Diagnostic Services offered

Diagnostic Services offered Digital Radiology (X-rays)

At Steele Creek Animal Hospital, we use the latest in advanced digital radiology as part of your pet's diagnostic care.

Radiographs are one of the most important diagnostic tools in veterinary medicine. They allow us to view the shape, size and location of organs inside your pet's body. Compared to traditional x-rays, digital radiographs provide our doctors and medical staff with higher quality images. This means better diagnostic information that is produced more quickly with less inconvenience in time and stress to you and your pet. Radiographs are used to evaluate injured pets and to assess internal body organs such as the heart, lungs, stomach, intestines, liver, kidneys and bladder. Radiographs are also used to diagnose orthopedic and neurological conditions.

Most pets are cooperative during radiographic procedures and do not require sedation. Pets who are in pain or frightened may receive mild sedation to prevent further discomfort and stress during the procedure. A few special radiographic procedures require general anesthesia. Your pet's veterinarian will discuss any specific needs with you prior to proceeding.

The Advantages of Digital Radiology:

  • Image quality is better, often reducing the number of images needed. This means less time/stress for you and your pet.
  • Images can be quickly shared via email for review by a board-certified radiologist or specialist when a second opinion or additional diagnosis is needed.
  • Digital radiographs can be saved to a memory device for your pet's home medical record.
  • Digital radiographs eliminate the need to use toxic chemicals in the film development process, decreasing the risk of exposure to our staff and the environment.

Blood Pressure Monitoring

High blood pressure can be just as dangerous for your pet as it is for you. High blood pressure - also known as hypertension - is far more common in pets than many people realize and can cause a number of serious illnesses such as renal disease, heart disease, diabetes, hypothyroidism and more.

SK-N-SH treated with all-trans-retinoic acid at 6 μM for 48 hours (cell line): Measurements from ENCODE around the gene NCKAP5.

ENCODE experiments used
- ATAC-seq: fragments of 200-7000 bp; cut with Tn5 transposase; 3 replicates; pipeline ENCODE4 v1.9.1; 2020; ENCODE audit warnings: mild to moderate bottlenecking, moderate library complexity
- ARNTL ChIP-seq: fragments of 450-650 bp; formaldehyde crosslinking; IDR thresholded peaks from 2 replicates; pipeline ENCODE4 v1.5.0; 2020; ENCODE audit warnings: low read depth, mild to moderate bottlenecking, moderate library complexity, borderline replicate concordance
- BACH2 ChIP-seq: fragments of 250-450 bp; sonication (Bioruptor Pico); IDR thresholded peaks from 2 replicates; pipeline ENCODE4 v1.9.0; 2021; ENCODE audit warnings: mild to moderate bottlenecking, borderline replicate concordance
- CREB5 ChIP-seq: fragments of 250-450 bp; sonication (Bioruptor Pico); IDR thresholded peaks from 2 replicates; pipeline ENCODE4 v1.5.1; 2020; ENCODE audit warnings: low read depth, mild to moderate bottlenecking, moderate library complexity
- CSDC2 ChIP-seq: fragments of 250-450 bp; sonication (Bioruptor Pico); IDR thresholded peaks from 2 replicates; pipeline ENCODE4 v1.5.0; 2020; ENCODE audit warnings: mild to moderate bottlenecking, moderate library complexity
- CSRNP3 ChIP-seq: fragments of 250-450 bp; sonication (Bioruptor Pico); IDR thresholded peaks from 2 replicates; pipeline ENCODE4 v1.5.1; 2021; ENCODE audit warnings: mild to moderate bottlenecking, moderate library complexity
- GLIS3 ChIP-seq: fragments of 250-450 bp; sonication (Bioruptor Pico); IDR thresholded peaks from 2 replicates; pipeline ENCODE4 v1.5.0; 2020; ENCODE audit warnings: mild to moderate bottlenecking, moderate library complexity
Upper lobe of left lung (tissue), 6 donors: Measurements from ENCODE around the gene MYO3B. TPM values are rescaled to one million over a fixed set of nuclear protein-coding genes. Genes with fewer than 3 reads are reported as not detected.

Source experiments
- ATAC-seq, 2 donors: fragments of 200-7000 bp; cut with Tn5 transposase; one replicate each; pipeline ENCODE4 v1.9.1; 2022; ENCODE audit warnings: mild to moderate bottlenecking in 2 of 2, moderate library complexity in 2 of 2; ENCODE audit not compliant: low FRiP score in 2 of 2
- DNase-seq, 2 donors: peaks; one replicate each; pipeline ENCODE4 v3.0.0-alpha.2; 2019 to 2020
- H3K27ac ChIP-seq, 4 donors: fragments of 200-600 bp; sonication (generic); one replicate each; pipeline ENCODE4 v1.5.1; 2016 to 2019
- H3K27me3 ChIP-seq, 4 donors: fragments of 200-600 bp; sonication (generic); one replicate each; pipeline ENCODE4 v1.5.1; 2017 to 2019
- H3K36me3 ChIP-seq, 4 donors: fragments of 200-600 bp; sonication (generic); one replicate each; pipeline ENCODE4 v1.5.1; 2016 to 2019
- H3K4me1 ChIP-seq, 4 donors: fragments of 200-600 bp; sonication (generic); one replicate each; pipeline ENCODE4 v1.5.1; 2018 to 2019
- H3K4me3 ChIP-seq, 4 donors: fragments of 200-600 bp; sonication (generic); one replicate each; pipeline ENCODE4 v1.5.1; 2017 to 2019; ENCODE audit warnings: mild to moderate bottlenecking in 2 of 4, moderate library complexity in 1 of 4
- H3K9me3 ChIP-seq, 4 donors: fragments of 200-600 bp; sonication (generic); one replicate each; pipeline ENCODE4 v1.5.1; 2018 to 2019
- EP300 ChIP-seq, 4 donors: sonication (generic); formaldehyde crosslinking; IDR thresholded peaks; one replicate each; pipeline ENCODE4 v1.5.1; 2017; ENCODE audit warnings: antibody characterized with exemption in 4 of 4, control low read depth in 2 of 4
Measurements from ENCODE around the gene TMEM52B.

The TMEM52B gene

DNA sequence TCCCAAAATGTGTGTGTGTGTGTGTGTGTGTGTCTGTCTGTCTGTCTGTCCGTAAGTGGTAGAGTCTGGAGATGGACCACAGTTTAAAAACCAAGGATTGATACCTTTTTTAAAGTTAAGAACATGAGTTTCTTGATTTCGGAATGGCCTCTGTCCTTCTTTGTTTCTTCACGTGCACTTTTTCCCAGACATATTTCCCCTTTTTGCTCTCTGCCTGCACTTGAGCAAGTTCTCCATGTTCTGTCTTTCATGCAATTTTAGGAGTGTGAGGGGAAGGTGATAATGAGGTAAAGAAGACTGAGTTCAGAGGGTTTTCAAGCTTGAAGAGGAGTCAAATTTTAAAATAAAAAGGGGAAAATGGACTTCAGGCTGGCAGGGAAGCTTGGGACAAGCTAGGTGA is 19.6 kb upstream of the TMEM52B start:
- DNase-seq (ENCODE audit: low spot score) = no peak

Blood pressure is also an important consideration during surgery because increases or decreases in blood pressure can indicate a serious surgical issue such as a negative reaction to anesthesia.

For these reasons, the veterinarians at Steele Creek Animal Hospital recommend regular blood pressure screenings for your pet during wellness checkups. This allows your veterinarian to determine a baseline blood pressure for your pet as well as notice if there is an indication of hypertension. Because pets often do not want to sit still and because of their fur and small vessels, measuring your pet's blood pressure requires patience on everyone's part. This information, however, can be life saving.

An ultrasonic Doppler blood pressure monitor is a highly reliable and accurate instrument used for measuring your pet's blood pressure. After your pet's blood pressure has been measured, your veterinarian will explain the results and provide recommendations if necessary. Your veterinarian will also discuss the signs and symptoms of hypertension and home care strategies to prevent this dangerous condition.

UltrasoundUltrasound / Echocardiography

Steele Creek Animal Hospital offers both abdominal and cardiac (heart) ultrasound services. Ultrasound is a non-invasive modern technique that produces a visual imprint of the interior of your pet's body. Ultrasound uses sound waves, which have no harmful effects and the examination is painless. Ultrasound allows the doctor to achieve a further depth of detail that complements information obtained from radiographic examinations.

Abdominal ultrasounds are performed at Steele Creek Animal Hospital by our staff veterinarians. A board certified veterinary radiology specialist comes to our hospital to perform echocardiograms, advanced abdominal ultrasounds, and ultrasound guided biopsies. Outpatient ultrasounds are also offered with internal medicine specialists and cardiologists.

Abdominal ultrasound allows us to fully examine your pet's liver, gallbladder, spleen, adrenal glands, pancreas, kidneys, urinary bladder, and parts of the stomach and intestines. Ultrasound examination of these organs is crucial when a diagnosis depends upon seeing an organ, but exploratory surgery and anesthesia would not be desirable. Abdominal ultrasound has revolutionized the study of liver diseases, and is extremely useful in diagnosing and monitoring treatment of many types of cancer.

Echocardiography is a standard non-invasive technique for assessing cardiac anatomy, pathology and function. It is the preferred method for diagnosing many types of heart problems. Because the heart is a very complex organ, animals, like humans, can suffer from a wide variety of heart diseases. In order to correctly diagnose and treat these diseases, it is necessary to see how the heart is functioning. Using ultrasound, it is possible to watch the heart in motion and to measure each of its parts.

Diagnostic Laboratory